The second piece from my Harmonizing a Han Dynasty Urn triptych will appear in the Kentucky.7 Biennial from July 27th to September 9th.
More information is available here: http://www.lexingtonartleague.org/current.html
On April 3rd, 2011, Ai Weiwei was detained while leaving China on business.
While the claim is that he is being held because of tax evasion, very few people believe that is the real reason.
The series I was working on at the time (and am still working on) was digitally erasing things from other works, so that lead to progressively removing Weiwei from his ‘Dropping a Han Dynasty Urn‘ triptych.
My reworkings were complete on the 16th of April.
China restricts information about its unpopular people, so even though in the rest of the world Ai Weiwei is China’s most famous artist, very few people within China have heard of him. After his arrest this was further curtailed, so that Internet searches for his name, behind the great firewall, do not produce results.
Instead of having my reworkings of his photographs printed as photos, I chose instead to have them turned into oil paints. For my other erasures, I had explored the ‘oil painting factory’ phenomenon in China, but mostly out of convenience. In this instance however, the idea of commissioning someone to paint something that they are not supposed to know about appealed to me. I had hoped through this process the artist might begin to wonder both ‘Who is this man?’ (especially as he is obviously Chinese) as well as ‘Where has he gone?’ (as we were all wondering).
I found an artist on a Chinese auction site who sells the service of painting reproductions of photos; most of the work shown was of families and pets. I hired her to do the work. She had never heard of Ai Weiwei. Though warned that there might be some risk in accepting this commission, she was excited for the opportunity and to have a foreign client.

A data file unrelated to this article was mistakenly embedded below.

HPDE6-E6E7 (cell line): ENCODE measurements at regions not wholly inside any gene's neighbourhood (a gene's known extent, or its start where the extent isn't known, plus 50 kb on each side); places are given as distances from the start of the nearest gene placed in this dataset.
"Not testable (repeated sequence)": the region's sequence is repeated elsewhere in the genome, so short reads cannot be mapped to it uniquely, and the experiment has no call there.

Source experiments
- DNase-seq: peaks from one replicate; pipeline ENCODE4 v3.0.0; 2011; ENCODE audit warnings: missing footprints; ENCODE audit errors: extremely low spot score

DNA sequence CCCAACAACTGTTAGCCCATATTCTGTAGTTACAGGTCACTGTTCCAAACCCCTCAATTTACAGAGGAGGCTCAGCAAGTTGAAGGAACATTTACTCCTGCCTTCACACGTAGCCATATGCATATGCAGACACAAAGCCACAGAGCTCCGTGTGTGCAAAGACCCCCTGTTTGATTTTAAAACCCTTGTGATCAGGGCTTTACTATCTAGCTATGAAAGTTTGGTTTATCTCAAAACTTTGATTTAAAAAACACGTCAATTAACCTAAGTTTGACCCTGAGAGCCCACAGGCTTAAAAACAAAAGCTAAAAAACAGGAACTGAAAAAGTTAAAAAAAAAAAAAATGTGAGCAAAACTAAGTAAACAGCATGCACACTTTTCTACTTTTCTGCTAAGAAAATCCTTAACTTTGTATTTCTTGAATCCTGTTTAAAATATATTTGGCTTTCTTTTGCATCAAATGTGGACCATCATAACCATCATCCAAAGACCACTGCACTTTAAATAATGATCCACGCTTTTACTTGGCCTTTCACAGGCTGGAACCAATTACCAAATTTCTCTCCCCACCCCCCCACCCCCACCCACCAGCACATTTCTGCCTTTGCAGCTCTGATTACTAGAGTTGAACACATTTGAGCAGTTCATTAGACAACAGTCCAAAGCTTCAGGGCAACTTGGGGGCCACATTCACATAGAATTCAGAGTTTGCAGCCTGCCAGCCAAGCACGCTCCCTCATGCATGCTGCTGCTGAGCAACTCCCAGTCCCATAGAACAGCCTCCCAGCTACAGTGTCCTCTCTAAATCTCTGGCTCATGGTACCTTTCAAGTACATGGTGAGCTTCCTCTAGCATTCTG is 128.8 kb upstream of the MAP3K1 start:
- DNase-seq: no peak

The finished versions of the pieces were completed today, 5/27, and the images she sent me of them are below. They are the same size as the originals (148 × 121 cm each). Please join me in hoping that they make it out of China quickly and easily.
During the month it took her to repaint the works, she did come to know who Ai Weiwei is.
In the first version of the ‘finished’ paintings I received, it appeared that the third was half finished, the bricks at the top had some definition, and the rest of the painting was very rough. It was almost as if her finding out what she was repainting had occurred halfway through, and she had stopped and tried to represent it as finished. This impression was strengthened as the images were accompanied by a request for a letter stating that these were my ideas and that she was responsible for none of the content. I was happy to provide such a letter, and she was gracious enough to finish the work properly without complaint.
Even though we have a brief report of Ai Weiwei’s situation, he is still being detained almost entirely without contact, and nothing has been heard from his assistants at all. It is extremely important that we stand with them, and engage the issue in as many ways as we can. A China that erases people who are working only towards what is best for the Chinese people is in no one’s best interest, and they must not be allowed to do so.